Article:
Sugar, typically made from sugar cane or sugar beets, consists of pure sucrose. Though sugar contains no vitamins or minerals and is generally not considered a good source of nutrition, it is relatively high in caloric value, per serving.
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According to the U.S. Department of Agriculture, there are 16 calories within a 1-tsp. serving of sugar, of which carbohydrates deliver the entire amount. No calories come from protein or fat.
Total Caloric Intake
A single 1-tsp. serving of sugar contains just 0.2 percent of the daily recommended intake of calories for the average adult. This percentage is based on a typical 2,000-calorie-per-day diet.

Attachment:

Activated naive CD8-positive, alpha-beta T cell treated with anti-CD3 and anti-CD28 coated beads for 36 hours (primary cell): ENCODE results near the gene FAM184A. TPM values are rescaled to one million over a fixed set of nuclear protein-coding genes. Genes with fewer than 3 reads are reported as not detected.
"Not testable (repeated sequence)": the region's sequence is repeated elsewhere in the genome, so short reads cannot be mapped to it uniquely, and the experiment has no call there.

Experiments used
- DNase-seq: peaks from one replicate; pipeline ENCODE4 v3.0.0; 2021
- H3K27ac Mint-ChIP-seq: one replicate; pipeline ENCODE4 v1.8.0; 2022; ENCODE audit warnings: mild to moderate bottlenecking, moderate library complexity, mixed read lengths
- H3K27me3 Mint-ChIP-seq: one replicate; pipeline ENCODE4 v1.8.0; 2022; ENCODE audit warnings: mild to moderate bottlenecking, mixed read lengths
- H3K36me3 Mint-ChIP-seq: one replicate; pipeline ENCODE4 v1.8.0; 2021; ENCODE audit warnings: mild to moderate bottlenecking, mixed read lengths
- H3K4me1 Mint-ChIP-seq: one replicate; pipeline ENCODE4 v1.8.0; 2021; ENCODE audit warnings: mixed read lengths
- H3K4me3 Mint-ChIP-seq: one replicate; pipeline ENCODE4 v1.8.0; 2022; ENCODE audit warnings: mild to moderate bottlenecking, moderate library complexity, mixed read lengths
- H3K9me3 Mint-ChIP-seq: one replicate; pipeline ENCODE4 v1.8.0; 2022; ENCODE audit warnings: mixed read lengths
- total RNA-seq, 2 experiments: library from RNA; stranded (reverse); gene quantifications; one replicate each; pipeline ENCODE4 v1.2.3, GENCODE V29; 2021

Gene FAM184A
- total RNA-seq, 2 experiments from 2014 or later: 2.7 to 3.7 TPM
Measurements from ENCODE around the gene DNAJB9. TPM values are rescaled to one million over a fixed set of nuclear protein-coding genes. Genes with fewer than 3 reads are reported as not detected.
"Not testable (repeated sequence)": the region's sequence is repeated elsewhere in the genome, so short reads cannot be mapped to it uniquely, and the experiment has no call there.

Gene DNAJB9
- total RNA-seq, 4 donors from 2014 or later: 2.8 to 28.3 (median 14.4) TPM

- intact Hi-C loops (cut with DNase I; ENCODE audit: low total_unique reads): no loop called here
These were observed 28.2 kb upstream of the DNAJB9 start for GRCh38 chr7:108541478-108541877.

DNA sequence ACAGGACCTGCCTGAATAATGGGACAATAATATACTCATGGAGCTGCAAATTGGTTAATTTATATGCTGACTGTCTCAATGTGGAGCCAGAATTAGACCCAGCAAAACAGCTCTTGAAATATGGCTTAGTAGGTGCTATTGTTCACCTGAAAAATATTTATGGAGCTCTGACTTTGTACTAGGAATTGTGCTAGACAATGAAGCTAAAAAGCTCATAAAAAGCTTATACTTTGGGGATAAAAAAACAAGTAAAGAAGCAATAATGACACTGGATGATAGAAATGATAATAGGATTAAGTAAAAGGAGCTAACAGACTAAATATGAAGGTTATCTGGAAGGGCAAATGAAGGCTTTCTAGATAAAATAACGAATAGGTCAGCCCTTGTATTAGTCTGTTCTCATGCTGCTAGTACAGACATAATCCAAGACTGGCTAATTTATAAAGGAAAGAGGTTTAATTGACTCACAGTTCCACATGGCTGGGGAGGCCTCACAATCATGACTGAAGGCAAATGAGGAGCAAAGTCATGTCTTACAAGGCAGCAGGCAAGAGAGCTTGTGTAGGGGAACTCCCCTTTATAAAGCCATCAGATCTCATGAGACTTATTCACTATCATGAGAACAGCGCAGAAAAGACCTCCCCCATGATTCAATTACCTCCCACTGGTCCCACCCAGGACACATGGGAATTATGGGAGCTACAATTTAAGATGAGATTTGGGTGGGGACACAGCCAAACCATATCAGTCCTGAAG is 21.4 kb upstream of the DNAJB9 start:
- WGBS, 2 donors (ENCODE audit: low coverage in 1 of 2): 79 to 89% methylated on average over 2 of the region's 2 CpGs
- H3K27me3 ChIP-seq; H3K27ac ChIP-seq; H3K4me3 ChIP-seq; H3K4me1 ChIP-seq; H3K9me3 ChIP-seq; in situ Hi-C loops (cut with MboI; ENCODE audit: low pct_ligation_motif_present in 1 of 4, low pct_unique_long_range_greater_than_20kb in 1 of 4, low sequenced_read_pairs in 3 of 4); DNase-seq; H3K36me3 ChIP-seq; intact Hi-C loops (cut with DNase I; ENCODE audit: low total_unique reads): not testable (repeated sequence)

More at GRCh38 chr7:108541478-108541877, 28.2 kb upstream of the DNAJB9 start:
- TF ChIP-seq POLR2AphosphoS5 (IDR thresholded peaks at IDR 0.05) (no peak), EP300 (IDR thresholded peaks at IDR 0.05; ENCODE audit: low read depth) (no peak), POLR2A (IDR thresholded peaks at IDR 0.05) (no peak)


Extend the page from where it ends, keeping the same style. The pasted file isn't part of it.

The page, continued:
One tsp. of sugar weighs just 4.2 g, as stated by the USDA. There are no indigestible ingredients, other nutrients or water in sugar.
According to the dietary reference intakes from the Institute of Medicine, infants up to 6 months should consume around 60 g of carbohydrates, including sugar, per day, while infants from 7 to 12 months should take in around 95 g. The daily reference intake for both children and adults is 130 g of carbohydrates per day. Women who are pregnant should consume approximately 175 g and women who are breast-feeding should take in 210 g, on average.